? FillOneDimArray()
    Note that you receive the following results:
    Davolio
    Fuller
    Leverling
    Peacock
    Buchanan
    Suyama
    King
    Callahan
    Dodsworth
The next example demonstrates how to fill an array when you do not know the number of elements. It uses the Preserve argument of the ReDim statement to adjust the size of the array without destroying the array's contents. Realize that using Preserve can cause your code to run more slowly; therefore, if possible, it is better to create an array with a known number of elements.
  1. Open the sample database Northwind.mdb (or NWIND.MDB in versions 1.x and 2.0).
  2. Create a new module with the following sample code.

    In Microsoft Access 2.0, 7.0 and 97:
          Function FillIndefArray ()
             Dim DB As Database, RS As Recordset, Count As Integer
             Dim AnArray()
             Dim i As Long
             Set DB = CurrentDB()
             Set RS = DB.OpenRecordset("Employees")
             Count = 0
             ReDim Preserve AnArray(0)
             ' Fill the array.
             RS.MoveFirst
             Do Until RS.EOF
                ' Fill the array row with the last name.
                ' NOTE: In version 2.0, type a space in [Last Name].
                AnArray(Count) = RS![LastName]
                ' Increase the number of elements in the array
                ' by one to accommodate the next record.
                ReDim Preserve AnArray(UBound(AnArray) + 1)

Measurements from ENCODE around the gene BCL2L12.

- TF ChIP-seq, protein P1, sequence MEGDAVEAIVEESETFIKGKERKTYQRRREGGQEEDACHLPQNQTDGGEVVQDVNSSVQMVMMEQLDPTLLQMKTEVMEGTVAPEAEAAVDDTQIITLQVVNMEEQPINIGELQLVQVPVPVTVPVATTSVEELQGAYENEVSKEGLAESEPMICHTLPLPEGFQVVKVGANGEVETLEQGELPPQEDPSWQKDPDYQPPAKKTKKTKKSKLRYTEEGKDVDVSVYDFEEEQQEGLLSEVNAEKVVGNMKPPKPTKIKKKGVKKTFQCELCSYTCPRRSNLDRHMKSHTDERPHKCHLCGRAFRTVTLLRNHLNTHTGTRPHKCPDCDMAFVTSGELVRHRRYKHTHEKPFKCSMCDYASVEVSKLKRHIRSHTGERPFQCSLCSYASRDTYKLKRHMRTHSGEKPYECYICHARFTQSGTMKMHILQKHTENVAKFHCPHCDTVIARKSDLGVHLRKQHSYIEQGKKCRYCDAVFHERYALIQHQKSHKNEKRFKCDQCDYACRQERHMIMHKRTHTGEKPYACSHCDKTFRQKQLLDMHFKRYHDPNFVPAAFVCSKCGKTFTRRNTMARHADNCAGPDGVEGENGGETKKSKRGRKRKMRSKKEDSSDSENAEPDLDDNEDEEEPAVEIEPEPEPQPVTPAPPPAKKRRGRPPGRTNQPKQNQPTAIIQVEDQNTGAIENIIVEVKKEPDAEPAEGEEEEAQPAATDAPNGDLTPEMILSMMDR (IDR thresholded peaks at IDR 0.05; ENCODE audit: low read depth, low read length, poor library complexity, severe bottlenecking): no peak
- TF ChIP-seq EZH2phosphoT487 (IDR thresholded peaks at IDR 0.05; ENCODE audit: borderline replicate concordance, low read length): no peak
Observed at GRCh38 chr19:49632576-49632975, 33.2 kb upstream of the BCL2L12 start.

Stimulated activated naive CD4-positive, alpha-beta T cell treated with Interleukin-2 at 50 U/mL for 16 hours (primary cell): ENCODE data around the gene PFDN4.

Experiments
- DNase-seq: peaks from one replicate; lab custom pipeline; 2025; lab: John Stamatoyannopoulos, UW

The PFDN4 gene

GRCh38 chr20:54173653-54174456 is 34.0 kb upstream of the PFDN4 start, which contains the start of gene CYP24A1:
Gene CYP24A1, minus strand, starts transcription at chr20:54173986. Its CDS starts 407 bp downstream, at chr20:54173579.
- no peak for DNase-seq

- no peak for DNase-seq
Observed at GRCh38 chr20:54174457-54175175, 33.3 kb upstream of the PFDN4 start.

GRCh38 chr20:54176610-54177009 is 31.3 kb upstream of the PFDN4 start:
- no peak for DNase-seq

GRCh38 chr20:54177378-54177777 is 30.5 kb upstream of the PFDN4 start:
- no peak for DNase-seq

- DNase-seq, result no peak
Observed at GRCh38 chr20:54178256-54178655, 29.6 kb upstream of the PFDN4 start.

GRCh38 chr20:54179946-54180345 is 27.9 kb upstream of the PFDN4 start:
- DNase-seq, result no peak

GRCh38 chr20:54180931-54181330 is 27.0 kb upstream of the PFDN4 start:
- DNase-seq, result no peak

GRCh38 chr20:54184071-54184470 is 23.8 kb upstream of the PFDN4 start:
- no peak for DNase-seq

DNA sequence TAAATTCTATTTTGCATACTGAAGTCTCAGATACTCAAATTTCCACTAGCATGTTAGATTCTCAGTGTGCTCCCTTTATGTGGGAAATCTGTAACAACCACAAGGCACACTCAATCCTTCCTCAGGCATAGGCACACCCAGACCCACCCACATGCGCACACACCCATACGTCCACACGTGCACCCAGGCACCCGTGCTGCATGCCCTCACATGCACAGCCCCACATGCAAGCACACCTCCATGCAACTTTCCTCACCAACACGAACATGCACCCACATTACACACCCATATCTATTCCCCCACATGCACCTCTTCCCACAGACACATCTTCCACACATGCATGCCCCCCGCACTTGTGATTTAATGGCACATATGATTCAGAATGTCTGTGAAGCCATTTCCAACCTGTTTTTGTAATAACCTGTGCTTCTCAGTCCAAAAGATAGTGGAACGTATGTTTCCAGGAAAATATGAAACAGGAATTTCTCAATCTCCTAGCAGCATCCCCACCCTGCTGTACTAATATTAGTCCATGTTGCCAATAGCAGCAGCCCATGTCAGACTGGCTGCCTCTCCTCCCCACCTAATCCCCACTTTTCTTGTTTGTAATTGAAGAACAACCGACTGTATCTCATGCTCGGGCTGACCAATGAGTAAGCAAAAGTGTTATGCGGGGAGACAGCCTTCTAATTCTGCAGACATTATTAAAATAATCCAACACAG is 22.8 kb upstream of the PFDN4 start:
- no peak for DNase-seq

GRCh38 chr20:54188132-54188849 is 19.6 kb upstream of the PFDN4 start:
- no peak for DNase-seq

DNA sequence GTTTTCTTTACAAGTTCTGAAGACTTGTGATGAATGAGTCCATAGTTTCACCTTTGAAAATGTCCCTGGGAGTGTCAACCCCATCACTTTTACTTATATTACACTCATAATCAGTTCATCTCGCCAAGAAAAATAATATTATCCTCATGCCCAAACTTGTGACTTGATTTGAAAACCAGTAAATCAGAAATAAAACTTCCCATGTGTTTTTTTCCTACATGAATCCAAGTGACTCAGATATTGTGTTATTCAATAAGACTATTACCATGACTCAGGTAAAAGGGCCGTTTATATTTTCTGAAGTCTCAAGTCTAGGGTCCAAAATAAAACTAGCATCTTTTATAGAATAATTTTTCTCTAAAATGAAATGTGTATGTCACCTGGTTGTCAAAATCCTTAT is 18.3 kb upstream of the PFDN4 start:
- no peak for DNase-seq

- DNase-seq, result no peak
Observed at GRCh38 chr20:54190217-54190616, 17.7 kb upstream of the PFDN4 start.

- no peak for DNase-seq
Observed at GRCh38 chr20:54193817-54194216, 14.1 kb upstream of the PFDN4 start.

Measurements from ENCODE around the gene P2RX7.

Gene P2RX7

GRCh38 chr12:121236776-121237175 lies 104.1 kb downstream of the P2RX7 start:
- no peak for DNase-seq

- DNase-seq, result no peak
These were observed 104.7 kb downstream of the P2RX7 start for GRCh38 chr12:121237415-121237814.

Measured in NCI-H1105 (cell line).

Count = Count + 1
                RS.MoveNext
             Loop
             ' Remove the remaining empty array row.
             ReDim Preserve AnArray(UBound(AnArray) - 1)
             RS.Close
             ' View the array contents.
             For i = 0 To Count - 1
                Debug.Print AnArray(i)
             Next i
          End Function
    						
    In Microsoft Access 1.x:
          Function FillIndefArray ()
             Dim DB As Database, SS As Snapshot, Count As Integer
             Dim AnArray()
             Dim i As Long
             Set DB = CurrentDB()
             Set SS = DB.CreateSnapshot("Employees")
             Count = 0
             ReDim Preserve AnArray(0)
             ' Fill the array.
             SS.MoveFirst
             Do Until SS.EOF
                ' Fill the array row with the last name.
                AnArray(Count) = SS![Last Name]
                ' Increase the number of elements in the array
                ' by one to accommodate the next record.
                ReDim Preserve AnArray(UBound(AnArray) + 1)
                Count = Count + 1
                SS.MoveNext
             Loop
             ' Remove the remaining empty array row.
             ReDim Preserve AnArray(UBound(AnArray) - 1)
             SS.Close
             ' View the array contents.
             For i = 0 To Count - 1
                Debug.Print AnArray(i)
             Next i
          End Function
    						
  3. To test this function, type the following line in the Debug window (or Immediate window in versions 1.x and 2.0), and then press ENTER.
    ? FillIndefArray()
    Note that you receive the following results:
    Davolio
    Fuller
    Leverling
    Peacock
    Buchanan
    Suyama
    King
    Callahan
    Dodsworth

Properties

Article ID: 109727 - Last Review: January 18, 2007 - Revision: 2.3
APPLIES TO
  • Microsoft Access 1.0 Standard Edition
  • Microsoft Access 1.1 Standard Edition
  • Microsoft Access 2.0 Standard Edition
  • Microsoft Access 95 Standard Edition
  • Microsoft Access 97 Standard Edition
Keywords: 
kbhowto kbprogramming KB109727
Retired KB Content Disclaimer
This article was written about products for which Microsoft no longer offers support. Therefore, this article is offered "as is" and will no longer be updated.

Give Feedback

 

Contact us for more help

Contact us for more help
Connect with Answer Desk for expert help.
Get more support from smallbusiness.support.microsoft.com